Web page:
Being respected by others
We want a world where everyone with a learning disability is treated equally and with kindness
… A world where we feel safe, welcome and included everywhere we go and when we are online
… A world where the general public has a better understanding of learning disability
Rachael’s story – finding friendship
Rachael, who lives in Halifax, has experienced the impact of negative attitudes and prejudice towards people with learning disability. From childhood to adulthood she has faced impatience, low expectations, swearing and staring from members of the public.
When she was young, Rachael spent three years performing in pantomime shows. However, when the time came to move up a group, she was held back rather than moving to the class for older children. “Nobody would support me or change the way the group was run so I could be included as they saw it as too much effort. I had to stay in the group for younger children which I hated,” she explains.
As an adult, these negative attitudes have continued and Rachael has been taken advantage of, making it difficult for her to know who to trust when making new friends. “I made friends with someone at work who was nice to me at first, but it turned out she just wanted money from me,” she says. “Other people at work made me do all the worst jobs.”
As a result of her experiences, Rachael finds it hard to leave her house alone and has often felt isolated.
However, more recently, Rachael joined Luv2meetU, a friendship service run by Hft which supports adults with a learning disability to make connections with others. “It’s nice knowing there are people out there who are like me and can support me so I know I’m not alone. It’s a community,” she says.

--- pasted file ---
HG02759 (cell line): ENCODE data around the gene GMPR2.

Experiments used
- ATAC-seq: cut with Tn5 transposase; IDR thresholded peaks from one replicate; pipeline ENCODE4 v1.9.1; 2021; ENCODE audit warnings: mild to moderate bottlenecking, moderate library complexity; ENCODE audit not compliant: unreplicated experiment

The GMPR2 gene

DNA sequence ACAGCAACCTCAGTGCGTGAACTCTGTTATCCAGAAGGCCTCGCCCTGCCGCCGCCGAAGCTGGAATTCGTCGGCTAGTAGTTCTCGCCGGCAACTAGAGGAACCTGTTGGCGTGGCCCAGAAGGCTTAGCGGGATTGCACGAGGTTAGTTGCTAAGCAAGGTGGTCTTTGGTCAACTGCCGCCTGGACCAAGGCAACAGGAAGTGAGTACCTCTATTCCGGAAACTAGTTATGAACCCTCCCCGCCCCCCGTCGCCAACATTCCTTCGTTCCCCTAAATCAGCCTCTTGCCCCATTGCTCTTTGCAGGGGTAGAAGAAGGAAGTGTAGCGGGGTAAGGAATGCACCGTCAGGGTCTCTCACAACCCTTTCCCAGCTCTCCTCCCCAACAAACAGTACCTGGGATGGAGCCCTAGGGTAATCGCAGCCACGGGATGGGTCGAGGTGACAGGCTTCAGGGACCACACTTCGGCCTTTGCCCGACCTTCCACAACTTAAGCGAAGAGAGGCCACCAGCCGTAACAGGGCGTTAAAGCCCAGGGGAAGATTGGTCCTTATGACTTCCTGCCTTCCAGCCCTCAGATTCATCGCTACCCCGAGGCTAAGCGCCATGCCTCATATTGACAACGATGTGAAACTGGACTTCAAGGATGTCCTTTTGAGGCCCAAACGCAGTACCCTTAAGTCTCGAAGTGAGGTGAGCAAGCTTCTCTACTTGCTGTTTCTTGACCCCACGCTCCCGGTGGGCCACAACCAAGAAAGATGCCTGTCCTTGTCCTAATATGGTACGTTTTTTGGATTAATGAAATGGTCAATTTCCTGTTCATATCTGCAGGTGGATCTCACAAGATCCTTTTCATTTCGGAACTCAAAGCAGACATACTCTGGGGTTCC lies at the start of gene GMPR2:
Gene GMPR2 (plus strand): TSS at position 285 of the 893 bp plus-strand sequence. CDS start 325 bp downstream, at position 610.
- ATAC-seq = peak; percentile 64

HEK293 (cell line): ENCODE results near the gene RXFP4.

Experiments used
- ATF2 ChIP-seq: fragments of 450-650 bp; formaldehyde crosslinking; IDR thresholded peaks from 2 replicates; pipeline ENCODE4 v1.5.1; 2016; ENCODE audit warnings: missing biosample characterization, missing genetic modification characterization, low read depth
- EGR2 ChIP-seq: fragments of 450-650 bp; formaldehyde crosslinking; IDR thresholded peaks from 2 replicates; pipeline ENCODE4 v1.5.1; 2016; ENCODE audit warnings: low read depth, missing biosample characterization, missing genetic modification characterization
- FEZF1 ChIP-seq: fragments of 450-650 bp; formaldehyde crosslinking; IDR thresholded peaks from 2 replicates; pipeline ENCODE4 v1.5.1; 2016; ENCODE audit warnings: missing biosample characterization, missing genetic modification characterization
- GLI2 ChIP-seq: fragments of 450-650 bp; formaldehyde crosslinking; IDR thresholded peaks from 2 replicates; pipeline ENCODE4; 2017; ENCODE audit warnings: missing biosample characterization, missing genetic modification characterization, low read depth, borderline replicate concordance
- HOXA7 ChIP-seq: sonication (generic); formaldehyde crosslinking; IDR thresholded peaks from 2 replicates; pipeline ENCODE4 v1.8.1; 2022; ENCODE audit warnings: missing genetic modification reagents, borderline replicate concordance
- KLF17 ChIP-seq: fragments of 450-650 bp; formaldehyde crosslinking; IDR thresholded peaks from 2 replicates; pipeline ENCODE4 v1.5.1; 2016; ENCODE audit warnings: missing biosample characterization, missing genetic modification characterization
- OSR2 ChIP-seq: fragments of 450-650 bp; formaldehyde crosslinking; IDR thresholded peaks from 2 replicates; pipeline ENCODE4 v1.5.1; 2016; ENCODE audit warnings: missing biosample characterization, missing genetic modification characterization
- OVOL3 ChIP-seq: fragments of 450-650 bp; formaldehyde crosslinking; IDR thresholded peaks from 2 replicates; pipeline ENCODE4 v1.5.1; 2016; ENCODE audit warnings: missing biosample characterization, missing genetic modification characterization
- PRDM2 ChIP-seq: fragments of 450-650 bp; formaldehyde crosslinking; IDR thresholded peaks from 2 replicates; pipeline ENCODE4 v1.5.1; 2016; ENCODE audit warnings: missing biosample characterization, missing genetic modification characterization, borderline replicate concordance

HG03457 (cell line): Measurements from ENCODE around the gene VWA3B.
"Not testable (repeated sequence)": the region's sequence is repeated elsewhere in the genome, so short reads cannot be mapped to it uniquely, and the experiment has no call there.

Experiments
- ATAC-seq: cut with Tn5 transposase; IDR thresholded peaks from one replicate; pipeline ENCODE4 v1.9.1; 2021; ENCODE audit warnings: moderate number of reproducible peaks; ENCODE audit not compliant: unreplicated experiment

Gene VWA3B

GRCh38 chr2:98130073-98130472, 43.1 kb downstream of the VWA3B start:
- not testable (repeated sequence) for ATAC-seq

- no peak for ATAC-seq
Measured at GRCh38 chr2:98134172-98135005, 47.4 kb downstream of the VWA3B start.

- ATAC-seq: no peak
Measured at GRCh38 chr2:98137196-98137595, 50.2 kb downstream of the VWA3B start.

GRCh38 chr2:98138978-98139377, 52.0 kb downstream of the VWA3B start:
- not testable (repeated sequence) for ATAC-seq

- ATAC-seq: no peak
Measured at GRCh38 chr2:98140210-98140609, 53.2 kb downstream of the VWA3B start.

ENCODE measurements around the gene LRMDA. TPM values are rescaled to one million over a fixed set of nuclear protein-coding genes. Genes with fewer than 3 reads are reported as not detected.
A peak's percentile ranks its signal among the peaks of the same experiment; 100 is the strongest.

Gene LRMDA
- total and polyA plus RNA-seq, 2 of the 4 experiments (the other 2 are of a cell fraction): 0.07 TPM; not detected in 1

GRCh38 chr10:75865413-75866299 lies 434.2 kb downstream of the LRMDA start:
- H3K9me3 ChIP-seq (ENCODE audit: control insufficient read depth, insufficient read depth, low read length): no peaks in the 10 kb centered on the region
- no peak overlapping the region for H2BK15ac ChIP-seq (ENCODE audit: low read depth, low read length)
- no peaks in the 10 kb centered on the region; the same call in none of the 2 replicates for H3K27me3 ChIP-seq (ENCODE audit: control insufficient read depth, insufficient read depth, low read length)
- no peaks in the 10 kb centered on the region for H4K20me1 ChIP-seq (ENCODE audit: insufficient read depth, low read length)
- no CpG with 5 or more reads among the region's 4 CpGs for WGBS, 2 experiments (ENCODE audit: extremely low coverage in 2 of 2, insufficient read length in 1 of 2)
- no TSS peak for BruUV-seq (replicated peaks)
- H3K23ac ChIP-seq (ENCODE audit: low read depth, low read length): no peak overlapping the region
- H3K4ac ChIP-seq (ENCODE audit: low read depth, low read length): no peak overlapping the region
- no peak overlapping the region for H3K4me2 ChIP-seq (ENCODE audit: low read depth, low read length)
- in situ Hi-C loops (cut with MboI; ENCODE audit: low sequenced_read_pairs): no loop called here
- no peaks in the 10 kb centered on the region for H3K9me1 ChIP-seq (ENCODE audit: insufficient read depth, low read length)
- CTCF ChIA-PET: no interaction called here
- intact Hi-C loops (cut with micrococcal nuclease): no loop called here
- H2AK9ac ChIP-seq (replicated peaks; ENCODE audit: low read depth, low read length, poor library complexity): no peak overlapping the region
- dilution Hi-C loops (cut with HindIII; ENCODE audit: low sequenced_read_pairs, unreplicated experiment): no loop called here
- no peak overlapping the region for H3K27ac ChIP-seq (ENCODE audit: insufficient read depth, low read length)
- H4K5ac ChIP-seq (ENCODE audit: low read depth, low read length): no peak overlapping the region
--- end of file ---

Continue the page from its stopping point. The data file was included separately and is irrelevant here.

Through Luv2meetU events, Rachael has formed strong connections with other members across the country who are a similar age and are interested in similar things “Luv2meetU is amazing and one of the best things that has ever happened to me. My confidence has really grown.”
Rachael recognises the huge impact negative attitudes can have on the lives and mental health of people with a learning disability and would like MPs to take action so people don’t have to face exclusion and unkindness. She says, “it’s happened to me in the past and I don’t want it to happen to anyone else.”
She believes there should be greater representation of people with a learning disability in society, including within politics and the Government. She also wants more support for people with a learning disability to make friends with the consideration of people’s ages and the things they’re interested in – something that was only made possible for her through Luv2meetU.
“I would also like to see more disability awareness training among the public so people with a learning disability are included in everyday life,” Rachael says.
“For example, wearing the sunflower lanyard (which can be worn by anyone with a disability or illness to indicate they might benefit from more support in public) is really beginning to make a difference as people are starting to understand what it means.
“More change and understanding like this would create a happier world.”
Together we will call for:
- More inclusive and equal communities
- Greater disability awareness training
- An end to disability hate crime, in person and online
Take a look at our work on attitudes here: